Pregnant – Anna Bates, Head Housemaid
Technically, the term did exist in the 1920s, but it wasn’t actively used until after the 1950s, especially by anyone respectable. Saying that a woman was “pregnant” was considered very crass. Instead, you would say that she was “in the family way” or in an “interesting condition.” The puritanical attitude toward the word “pregnant” might stem from the Victorian era, known for its aversion to sex, and is also perhaps linked to the fact that animals were typically described as “pregnant” and humans as “expecting.”
Quid – Lady Mary Crawley
“Quid” has been used as an alternative term for “pound” for centuries. With origins dating as far back as the Roman occupation of Britain, it’s thought that “quid” originated from the Latin phrase quid pro quo, meaning “one thing in return for another.” It’s possible that Lady Mary knew Latin, but a woman of her standing wouldn’t refer to a pound as a “quid,” as it was, and still remains, a slang term for the currency.
Step On It – Lord Grantham
Cars were very much present in the Downton Abbey universe; how else would Tom have begun his journey? But Lord Grantham wouldn’t have asked Tom to “step on it” to signal him to drive faster. While the phrase was used as early as 1910, it was only in vogue across the pond, in the United States. Even with Lord Grantham’s American influence, it’s fairly implausible that he would be so familiar with American jargon, and even less likely that Tom would understand what “step on it” means.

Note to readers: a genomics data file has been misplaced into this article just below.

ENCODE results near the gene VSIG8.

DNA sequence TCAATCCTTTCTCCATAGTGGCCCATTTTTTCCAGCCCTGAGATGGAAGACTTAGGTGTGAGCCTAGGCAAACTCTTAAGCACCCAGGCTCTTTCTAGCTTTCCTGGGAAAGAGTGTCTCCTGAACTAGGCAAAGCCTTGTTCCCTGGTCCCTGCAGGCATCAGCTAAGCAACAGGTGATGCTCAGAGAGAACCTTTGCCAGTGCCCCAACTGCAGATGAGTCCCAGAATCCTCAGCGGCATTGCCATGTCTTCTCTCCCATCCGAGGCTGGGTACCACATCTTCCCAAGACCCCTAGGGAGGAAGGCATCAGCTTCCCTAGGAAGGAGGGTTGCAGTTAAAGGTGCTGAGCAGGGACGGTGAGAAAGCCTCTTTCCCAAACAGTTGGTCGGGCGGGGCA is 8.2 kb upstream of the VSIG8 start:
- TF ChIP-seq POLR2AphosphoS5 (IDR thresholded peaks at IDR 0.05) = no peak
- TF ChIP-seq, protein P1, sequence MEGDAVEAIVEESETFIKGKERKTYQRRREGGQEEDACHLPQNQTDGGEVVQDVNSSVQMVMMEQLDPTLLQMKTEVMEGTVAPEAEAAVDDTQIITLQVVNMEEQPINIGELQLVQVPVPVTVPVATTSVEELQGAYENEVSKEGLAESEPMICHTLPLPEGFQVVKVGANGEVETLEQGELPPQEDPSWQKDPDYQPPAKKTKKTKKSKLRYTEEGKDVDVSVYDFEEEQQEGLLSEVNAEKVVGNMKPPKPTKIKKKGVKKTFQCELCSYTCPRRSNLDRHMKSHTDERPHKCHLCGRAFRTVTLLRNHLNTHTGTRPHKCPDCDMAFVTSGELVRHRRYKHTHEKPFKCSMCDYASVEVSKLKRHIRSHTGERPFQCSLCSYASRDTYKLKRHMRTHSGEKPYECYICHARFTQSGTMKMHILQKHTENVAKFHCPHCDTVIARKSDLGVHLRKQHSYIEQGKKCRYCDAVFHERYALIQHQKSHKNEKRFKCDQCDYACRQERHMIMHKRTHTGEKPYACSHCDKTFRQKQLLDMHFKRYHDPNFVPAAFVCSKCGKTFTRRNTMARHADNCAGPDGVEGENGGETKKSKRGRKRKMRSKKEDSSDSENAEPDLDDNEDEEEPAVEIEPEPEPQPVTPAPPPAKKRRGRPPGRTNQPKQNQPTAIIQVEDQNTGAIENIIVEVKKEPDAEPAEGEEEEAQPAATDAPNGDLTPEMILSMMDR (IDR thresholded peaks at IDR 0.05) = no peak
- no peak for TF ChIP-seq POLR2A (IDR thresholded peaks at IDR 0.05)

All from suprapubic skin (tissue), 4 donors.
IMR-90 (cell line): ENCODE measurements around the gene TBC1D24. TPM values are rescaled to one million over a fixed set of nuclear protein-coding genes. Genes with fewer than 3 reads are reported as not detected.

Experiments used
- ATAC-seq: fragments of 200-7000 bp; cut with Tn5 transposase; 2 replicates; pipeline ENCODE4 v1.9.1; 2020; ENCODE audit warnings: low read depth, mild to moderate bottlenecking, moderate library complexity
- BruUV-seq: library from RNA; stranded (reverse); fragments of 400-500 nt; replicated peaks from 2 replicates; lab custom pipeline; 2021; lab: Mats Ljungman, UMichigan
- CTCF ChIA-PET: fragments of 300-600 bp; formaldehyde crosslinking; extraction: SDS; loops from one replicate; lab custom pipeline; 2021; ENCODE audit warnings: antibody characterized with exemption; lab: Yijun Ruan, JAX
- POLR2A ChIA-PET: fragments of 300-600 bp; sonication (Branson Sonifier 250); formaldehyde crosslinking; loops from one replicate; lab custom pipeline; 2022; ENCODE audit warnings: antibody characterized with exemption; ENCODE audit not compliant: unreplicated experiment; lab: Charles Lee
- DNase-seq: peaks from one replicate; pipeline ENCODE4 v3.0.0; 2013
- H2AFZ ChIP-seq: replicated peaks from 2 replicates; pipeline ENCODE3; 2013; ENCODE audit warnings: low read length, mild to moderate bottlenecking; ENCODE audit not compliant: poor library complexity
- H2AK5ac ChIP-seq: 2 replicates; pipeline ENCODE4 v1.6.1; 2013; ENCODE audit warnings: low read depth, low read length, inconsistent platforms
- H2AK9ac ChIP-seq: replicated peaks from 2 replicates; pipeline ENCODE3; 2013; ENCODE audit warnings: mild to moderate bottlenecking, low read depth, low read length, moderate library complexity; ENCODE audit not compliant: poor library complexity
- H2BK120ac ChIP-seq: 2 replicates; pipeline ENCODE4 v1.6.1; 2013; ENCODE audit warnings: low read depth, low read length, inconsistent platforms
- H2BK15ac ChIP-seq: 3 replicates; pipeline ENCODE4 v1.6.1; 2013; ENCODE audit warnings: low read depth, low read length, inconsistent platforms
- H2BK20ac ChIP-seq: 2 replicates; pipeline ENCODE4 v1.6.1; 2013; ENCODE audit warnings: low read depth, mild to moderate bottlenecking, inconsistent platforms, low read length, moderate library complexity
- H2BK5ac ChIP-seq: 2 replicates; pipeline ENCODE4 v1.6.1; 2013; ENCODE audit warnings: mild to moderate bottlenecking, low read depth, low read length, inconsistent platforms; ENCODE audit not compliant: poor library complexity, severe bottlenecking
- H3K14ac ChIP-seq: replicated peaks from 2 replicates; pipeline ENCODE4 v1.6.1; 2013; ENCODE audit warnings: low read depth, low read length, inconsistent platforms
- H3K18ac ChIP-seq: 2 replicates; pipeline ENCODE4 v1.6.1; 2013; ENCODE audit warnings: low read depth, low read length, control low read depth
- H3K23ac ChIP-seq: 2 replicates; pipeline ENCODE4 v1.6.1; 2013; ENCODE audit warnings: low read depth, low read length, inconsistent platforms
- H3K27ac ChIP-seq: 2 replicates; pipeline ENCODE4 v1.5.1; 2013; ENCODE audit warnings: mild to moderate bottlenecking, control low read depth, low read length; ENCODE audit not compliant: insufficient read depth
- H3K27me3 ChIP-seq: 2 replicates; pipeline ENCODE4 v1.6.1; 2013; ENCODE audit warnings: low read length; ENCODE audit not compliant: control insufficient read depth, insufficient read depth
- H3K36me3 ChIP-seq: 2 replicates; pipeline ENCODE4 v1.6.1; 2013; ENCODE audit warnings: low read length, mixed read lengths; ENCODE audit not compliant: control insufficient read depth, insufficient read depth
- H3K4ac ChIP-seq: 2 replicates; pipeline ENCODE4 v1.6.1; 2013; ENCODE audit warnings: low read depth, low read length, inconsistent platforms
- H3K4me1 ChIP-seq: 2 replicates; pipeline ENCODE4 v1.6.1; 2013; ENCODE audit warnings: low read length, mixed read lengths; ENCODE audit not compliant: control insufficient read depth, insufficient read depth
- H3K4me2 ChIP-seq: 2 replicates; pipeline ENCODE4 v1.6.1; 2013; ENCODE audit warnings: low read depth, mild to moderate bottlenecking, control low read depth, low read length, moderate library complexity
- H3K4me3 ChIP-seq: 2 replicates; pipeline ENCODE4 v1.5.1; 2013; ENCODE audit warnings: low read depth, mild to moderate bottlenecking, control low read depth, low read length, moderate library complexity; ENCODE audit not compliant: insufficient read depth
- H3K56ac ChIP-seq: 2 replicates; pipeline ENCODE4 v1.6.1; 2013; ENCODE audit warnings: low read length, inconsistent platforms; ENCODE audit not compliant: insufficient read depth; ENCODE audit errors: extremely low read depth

I’m Just Sayin’ – Ethel Parks, Housemaid
Today’s English speakers are more than familiar with this expression. It’s a regular addition to the end of our sentences, especially when saying something that could cause offense, but isn’t necessarily meant to. In the Crawley days, however, the expression simply didn’t exist. The earliest uses of it aren’t found until after World War II, so it’s nearly impossible that a maid of this era would use it. #justsayin
Black Market – Thomas Barrow, Footman
Another term that really only came into use during and after the second World War is “black market.” The concept existed, but it wasn’t commonplace. When Thomas set up his goods-trading side hustle, it would have more likely been referred to as some means of acquiring goods illegally. Mrs. Patmore probably wouldn’t have known what he was talking about when he asked if she was “suggesting the black market.” It wasn’t until heavy rationing during World War II that the term — and the trade itself — became popular.
Couldn’t Care Less – Lady Sybil Crawley
We’ve all said we “couldn’t care less” about something before. Back in the ’20s, however, the expression hadn’t yet entered the popular lexicon. It wasn’t until 1944 that the first recording of this phrase was published in the Chicago Tribune. At one point, Sybil says this to her father, Lord Grantham, to describe the way she feels about love over riches in the case of marrying Downton’s chauffeur. Don’t be fooled, however; a woman of her time wouldn‘t have used this to express such an emotion.